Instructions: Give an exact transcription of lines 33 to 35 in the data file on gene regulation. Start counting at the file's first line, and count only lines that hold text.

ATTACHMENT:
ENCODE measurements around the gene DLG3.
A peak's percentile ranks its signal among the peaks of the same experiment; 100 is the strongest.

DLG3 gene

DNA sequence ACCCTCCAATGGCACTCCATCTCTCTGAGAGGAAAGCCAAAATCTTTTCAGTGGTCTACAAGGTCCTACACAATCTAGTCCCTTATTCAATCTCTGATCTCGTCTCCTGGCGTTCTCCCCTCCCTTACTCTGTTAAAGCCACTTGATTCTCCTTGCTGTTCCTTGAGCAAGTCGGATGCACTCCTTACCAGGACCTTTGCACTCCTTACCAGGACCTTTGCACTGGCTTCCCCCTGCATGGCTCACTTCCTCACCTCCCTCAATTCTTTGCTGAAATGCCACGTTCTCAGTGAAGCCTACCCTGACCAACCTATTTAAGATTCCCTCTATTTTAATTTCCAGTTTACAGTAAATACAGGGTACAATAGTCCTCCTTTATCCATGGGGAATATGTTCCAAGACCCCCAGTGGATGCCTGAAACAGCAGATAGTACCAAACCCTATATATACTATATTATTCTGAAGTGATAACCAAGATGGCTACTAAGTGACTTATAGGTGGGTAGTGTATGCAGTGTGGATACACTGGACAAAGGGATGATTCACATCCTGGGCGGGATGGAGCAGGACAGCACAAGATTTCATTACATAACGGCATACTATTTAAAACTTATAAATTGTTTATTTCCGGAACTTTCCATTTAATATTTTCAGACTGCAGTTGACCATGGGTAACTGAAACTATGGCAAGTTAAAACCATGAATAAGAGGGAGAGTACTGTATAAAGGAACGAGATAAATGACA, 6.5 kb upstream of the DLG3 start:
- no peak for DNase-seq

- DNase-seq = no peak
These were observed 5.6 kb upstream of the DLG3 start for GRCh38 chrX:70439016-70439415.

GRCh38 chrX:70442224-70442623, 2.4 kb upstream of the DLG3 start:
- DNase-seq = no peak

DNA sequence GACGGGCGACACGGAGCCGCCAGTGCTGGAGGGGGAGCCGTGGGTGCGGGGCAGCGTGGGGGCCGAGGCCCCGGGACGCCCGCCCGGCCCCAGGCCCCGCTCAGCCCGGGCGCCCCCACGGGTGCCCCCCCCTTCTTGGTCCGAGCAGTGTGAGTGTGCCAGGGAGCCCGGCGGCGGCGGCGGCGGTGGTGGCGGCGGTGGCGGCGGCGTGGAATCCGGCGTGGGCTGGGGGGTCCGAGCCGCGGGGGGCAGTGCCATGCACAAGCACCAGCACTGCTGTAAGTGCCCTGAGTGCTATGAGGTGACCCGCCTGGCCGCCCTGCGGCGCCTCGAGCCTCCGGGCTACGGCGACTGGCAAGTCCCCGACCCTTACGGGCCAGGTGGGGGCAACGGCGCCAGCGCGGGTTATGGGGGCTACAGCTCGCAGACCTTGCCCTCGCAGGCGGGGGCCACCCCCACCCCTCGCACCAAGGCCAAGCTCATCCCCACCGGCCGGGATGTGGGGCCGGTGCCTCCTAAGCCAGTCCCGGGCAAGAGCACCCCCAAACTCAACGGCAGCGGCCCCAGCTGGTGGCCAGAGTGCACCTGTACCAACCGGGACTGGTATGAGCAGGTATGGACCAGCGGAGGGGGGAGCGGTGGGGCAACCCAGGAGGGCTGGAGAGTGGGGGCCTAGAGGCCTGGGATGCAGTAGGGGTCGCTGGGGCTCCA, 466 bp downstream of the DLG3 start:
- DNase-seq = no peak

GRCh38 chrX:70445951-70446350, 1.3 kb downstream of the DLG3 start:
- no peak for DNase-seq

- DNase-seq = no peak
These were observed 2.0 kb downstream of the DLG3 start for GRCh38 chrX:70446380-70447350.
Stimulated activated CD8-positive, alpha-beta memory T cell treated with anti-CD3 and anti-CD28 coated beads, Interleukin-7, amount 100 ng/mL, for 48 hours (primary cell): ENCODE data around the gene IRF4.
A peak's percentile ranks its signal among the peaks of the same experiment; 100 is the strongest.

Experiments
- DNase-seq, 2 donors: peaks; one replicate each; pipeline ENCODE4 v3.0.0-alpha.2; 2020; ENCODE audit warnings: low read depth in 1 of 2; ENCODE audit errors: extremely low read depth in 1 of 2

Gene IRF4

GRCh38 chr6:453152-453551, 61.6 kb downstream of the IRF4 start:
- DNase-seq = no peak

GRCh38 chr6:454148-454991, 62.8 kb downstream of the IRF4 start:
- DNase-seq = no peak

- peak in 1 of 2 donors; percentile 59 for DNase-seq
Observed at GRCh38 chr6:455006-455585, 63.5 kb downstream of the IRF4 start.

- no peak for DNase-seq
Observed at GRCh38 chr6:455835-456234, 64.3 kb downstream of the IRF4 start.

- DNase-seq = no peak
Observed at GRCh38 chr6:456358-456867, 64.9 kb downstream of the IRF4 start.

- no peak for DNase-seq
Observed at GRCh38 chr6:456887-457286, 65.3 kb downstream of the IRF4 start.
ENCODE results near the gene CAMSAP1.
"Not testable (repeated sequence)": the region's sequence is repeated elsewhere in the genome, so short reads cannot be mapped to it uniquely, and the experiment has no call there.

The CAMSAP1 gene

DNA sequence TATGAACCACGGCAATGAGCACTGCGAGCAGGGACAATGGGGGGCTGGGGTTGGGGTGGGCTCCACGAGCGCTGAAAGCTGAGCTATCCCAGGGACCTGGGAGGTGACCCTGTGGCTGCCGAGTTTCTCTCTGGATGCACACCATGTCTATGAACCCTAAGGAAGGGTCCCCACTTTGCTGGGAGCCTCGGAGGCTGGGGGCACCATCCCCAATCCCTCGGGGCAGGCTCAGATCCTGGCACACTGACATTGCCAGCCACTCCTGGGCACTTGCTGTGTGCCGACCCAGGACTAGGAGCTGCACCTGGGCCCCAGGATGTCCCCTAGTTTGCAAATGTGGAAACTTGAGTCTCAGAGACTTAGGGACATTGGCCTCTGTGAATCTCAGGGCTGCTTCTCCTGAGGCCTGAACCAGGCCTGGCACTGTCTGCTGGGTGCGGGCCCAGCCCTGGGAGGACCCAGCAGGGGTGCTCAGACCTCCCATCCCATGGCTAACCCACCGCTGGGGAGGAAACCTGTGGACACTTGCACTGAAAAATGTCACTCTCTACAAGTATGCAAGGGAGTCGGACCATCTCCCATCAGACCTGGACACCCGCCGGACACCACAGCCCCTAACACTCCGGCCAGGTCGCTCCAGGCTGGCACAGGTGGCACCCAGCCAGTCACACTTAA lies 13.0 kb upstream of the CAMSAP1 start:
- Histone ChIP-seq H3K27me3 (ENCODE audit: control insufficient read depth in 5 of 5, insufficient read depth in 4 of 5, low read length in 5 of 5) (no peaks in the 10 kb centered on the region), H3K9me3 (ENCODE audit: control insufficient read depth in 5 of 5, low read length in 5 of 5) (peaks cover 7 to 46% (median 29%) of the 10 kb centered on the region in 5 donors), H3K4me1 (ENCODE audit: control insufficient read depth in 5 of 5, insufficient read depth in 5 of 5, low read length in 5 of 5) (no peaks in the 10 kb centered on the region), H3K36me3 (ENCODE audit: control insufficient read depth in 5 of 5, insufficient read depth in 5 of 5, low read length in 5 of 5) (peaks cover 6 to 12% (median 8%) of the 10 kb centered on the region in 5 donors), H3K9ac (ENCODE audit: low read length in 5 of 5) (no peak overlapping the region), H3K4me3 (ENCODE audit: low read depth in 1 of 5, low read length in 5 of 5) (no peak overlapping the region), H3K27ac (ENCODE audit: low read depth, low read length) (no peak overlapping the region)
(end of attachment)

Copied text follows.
ENCODE results near the gene CAMSAP1.
"Not testable (repeated sequence)": the region's sequence is repeated elsewhere in the genome, so short reads cannot be mapped to it uniquely, and the experiment has no call there.

The CAMSAP1 gene